Economic comparison of TABS, PCM ceiling panels and all-air systems for cooling offices

Luca Bergia Boccardo, Ongun Berk Kazanci*, Jose Quesada Allerhand, Bjarne W. Olesen

*Corresponding author for this work

Research output: Contribution to journalJournal articleResearchpeer-review

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High temperature cooling systems have several benefits, such as their ability to create a comfortable indoor environment in an energy-efficient way. Among these systems, those with high thermal mass such as Phase Change Materials (PCM) in integrated components and Thermally Active Building Systems (TABS) are of particular interest, but it is widely believed that these systems are more expensive than traditional all-air systems.
This study investigated the economic performance of TABS, PCM ceiling panels and an all-air system. An open-plan office was used as a case study. The effects of different cooling loads on the economic performance of each system was studied. The global cost and the payback period of each system was compared, following prEN 15459-1 [1].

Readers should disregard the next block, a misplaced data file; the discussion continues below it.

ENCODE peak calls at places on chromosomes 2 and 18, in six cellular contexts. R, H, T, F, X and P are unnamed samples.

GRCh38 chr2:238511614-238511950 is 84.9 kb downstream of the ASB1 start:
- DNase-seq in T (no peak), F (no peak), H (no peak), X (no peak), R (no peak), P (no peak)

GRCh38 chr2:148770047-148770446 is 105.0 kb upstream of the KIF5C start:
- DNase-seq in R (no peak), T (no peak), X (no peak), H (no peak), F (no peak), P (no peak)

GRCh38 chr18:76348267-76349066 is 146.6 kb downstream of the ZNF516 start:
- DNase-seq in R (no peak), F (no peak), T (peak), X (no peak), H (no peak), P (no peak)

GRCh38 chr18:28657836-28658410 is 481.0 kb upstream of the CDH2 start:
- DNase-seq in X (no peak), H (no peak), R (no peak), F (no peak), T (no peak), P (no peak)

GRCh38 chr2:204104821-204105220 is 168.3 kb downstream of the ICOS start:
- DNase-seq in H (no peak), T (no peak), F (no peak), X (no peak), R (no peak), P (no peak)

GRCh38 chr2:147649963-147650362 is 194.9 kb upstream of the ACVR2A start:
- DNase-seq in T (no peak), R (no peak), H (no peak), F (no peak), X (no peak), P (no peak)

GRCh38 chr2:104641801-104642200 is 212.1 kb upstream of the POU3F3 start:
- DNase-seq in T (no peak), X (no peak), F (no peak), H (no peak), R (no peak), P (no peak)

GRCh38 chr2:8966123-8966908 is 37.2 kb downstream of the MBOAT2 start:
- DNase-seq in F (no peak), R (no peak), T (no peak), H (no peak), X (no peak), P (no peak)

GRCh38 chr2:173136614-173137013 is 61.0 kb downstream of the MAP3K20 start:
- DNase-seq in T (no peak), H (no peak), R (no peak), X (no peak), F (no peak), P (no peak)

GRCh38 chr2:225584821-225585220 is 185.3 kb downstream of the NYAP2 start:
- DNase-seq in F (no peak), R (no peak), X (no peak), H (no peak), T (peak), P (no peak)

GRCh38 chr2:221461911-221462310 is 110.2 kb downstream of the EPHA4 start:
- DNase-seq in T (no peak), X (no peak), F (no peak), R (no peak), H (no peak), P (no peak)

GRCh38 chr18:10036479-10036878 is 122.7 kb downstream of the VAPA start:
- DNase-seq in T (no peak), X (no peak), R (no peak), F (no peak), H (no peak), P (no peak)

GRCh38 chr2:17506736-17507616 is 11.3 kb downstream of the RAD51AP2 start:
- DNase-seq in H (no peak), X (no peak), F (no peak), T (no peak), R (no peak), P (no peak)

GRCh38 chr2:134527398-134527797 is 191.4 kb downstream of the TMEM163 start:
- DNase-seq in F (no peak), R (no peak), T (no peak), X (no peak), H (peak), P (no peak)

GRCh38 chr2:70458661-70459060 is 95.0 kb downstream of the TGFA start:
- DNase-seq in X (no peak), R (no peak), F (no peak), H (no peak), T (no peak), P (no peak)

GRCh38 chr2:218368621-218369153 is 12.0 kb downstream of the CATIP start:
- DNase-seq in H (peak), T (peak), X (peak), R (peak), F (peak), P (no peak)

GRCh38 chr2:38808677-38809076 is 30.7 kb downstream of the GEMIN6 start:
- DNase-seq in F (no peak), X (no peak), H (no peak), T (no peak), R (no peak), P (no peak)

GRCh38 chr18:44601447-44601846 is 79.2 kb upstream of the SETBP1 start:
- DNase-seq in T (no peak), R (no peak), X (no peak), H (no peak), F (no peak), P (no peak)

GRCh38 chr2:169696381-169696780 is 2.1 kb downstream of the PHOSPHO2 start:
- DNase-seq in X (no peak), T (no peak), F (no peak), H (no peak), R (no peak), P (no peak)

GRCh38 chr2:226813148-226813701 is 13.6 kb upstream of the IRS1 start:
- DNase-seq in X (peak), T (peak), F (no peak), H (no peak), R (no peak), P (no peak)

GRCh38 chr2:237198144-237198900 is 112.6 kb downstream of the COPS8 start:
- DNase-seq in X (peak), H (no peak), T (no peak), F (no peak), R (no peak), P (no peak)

TABS was the cheapest option, having global costs that were 15%, 5%, 20%, 15% and 2% lower than the allair system for 24, 18, 12, 6 and 3 occupants, respectively. The costs estimated for PCM ceiling scenarios were higher than for the all-air system, but they represent a valid alternative in situations where TABS are not applicable (e.g., renovation projects), especially for high cooling loads, as PCM ceiling panels were only marginally more expensive than the all-air system under high cooling loads.
Original languageEnglish
Article number109527
JournalEnergy and Buildings
Number of pages17
Publication statusPublished - 2019


  • Phase change material PCM
  • Ceiling panel
  • TABS
  • All-air
  • Economic analysis
  • Payback period

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